Adaptive functioning challenges are not fully accounted for by cognitive or intellectual ability. Even challenges with eating and getting dressed or bathing are likely most related to avoiding particular sensations. Though these have been attributed to other issues in past research, such as the person not knowing how to do something, being unable to, etcetera; or an autistic person who doesn't want to interact with others was assumed to be egocentric or antisocial or just not interested in other people, when in fact, they might simply be avoiding sensory overwhelm. And maybe what started off in childhood, like very early on this sort of pattern of avoiding becoming sensorily overwhelmed, became just like a behavior pattern, just something that they do. And then that took away from their social experiences, and lead to a very strong behavior. And then that's referred to as a common core trait in autism when, in fact, it's related to senses and sensory processing differences.
Hyper responsiveness can impact sleep, school activities, mealtime, participation in leisure activities, and self care skills, among others. Not all autistic people have challenges in all of these areas. These are just some of the common ones. Sensation avoiding may lead to withdrawing from sensory rich social situations, thus reducing a person's opportunities to engage and interact with others and develop age appropriate adaptive functioning skills.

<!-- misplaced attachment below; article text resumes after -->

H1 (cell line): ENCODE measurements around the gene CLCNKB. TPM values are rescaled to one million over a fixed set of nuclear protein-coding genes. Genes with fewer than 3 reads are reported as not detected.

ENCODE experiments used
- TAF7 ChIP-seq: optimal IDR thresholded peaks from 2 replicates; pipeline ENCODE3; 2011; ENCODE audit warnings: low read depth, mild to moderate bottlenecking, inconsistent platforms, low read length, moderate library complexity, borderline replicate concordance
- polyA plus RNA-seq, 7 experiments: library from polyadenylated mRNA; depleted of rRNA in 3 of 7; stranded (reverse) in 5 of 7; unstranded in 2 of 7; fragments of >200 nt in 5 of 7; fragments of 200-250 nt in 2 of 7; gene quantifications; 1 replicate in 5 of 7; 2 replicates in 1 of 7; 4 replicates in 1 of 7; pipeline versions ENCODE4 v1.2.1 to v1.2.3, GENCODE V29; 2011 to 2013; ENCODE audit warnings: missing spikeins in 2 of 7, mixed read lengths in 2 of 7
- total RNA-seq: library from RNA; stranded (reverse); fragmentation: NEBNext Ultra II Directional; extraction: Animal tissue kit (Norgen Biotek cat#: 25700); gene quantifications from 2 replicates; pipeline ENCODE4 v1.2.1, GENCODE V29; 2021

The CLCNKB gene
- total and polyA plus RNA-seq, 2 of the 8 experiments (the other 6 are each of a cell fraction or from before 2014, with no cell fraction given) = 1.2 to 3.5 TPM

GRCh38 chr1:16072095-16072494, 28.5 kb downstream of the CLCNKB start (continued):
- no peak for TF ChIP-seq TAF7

Sensory seeking behaviors include when a person intentionally seeks out sensory input, through smell, touch, taste, sight, or sound, and can also include movement. These experiences can be soothing or helpful, but could hurt the person or be troubling to them or others. Often, these are attempts to calm an overactive or overly aroused nervous system and can be a way of seeking body feedback that the person craves.
You may have heard of the word stimming. This refers to self stimulating behaviors, which usually involve repetitive movements or sound making. Stimming or repetitive behaviors or movements are considered core features of being autistic. So everyone stims in some way, whether autistic or not, it's just that this is a core feature for autistic people and is very likely displayed much more often in an autistic person than a non autistic person. Stimming can include biting your nails, twirling your hair, tapping on something, playing with jewelry, even things like humming or singing. It can also include rocking back and forth, twirling or flapping your hands.